Wednesday, April 6, 2011
Leinster House Lock-in
My editor has determined that as I have now relocated – at least in terms of constituencies and Parliaments – that I should be charged with keeping Andytown News readers appraised of political and other developments in this part of our country.
So, let me begin at the beginning and introduce you to my new Parliamentary home – Leinster House.
As someone who has spent many years visiting various big houses during the negotiations around the peace process, it is obvious that the British aristocracy like their big houses. So too with some wannabe aristocrats from this island.
Of course, these big houses were not confined to Britain. Some were built in Ireland, usually by absentee landlords who liked to occasionally visit their holdings in England’s first colony.
Leinster House, which is the home of the Houses of the Oireachtas, is an example of one of these.
I have been in Leinster House on many occasions over the years. Those visits were short affairs and usually for meetings with the Sinn Féin group. Occasionally we held publicity events, mainly connected to elections, outside the front gate.
They have a rule in this place that only TDs can meet the press on the plinth – the little raised area – at the front of the main entrance. Although I breached that protocol the odd time most media events involving me were relegated to outside the front gate or across the street in Buswell’s Hotel. That is until I was elected as a TD for Louth and East Meath. Now I can cavort on the plinth to my heart’s content. Which doesn’t mean the media will pay us much heed. But that’s another story.
There was also a time when Sinn Féin representatives were banned from here.
Councillors John Joe McGirl and Eddie Fullerton were among the most famous of these.
But that’s another story also.
Eddie Fullerton and John Joe McGirl each outside Leinster House after they were refused entry despite being elected Councillors and being there on Council business.
Anyway like many a first time TD, I arrived in Leinster House in early March as ‘Deputy Adams’ – a title I am bemused by. I keep thinking of that cowboy suit I got for Christmas when I was wee and the sheriffs badge that accompanied it. Or I think of Martin McGuiness who persists on calling me his deputy. He is trying to get his own back on Ian Paisley.
Leinster House is a Georgian mansion – a ‘ducal palace’ whatever that is. It was built by James Fitzgerald, the Earl of Kildare, between 1745 and 1747. With great originality he named it after himself. Kildare House.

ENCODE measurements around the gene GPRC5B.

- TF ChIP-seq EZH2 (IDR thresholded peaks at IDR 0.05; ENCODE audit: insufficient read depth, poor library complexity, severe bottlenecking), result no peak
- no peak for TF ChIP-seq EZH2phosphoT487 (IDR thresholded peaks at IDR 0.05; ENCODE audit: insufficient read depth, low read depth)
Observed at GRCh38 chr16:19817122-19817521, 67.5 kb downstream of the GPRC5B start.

And when he became the Duke of Leinster in 1776 he imaginatively renamed it again - after himself. Leinster House.
It is claimed that the design of the building influenced James Hoban who designed the White House in Washington. And one famous, occasional resident, Lord Edward Fitzgerald was a leading figure in the United Ireland movement in the 1790’s and was subsequently killed during the 1798 rebellion.
Today it is difficult to walk through the place without some portrait or sculpture or other piece of memorabilia reminding you of the colonial occupation of Ireland by Britain, and of Ireland’s long struggle for freedom.
When you enter through the main door into the large lobby large portraits of Michael Collins and Austin Stack look down – some might say appropriately - from opposite sides of the room. Across the lobby is a framed copy of the 1916 Proclamation. And along a corridor toward the stairs leading to the Dáil chamber is a striking portrait of an earlier Sinn Fein TD Austin Stack.
At the bottom of the same stairs is a framed photograph of the First Dáil which met in the Mansion House on January 21st 1919.
The chamber has busts of the 1916 leaders and other national figures. Most of the ushers have Irish and they converse easily in the first language with the likes of me and other Gaels.
Padraig Pearse and James Connolly
The pond out the back of the building (or is it the front?) has a resident flock of wild ducks. Last week as I left here very late – about 10.30 – I spied a fox sauntering across the car park. Even though we are in the city centre with lots of traffic and people about the place he slipped through the railing and dandered across the main road into Merrion Park.
At least one fox from here who escaped the tribunals.
Incidentally on our first night here me and your man were almost locked in. Many new TDs have yet to get offices or Personal Assistants or Political Advisers. That’s down to the huge turnover as the people had their say at the ballot box.
Anyway me and your man were working away in some one else’s office and when we came out the place was in darkness. Lucky enough we caught the security guy just as he locked the last door.
But our car was locked in.
Ah well that’s life. By the way they call this institution Dáil Éireann. Our Sinn Féin team are forever telling them that that’s work in progress.
And good work it is too.
The 1916 Proclamation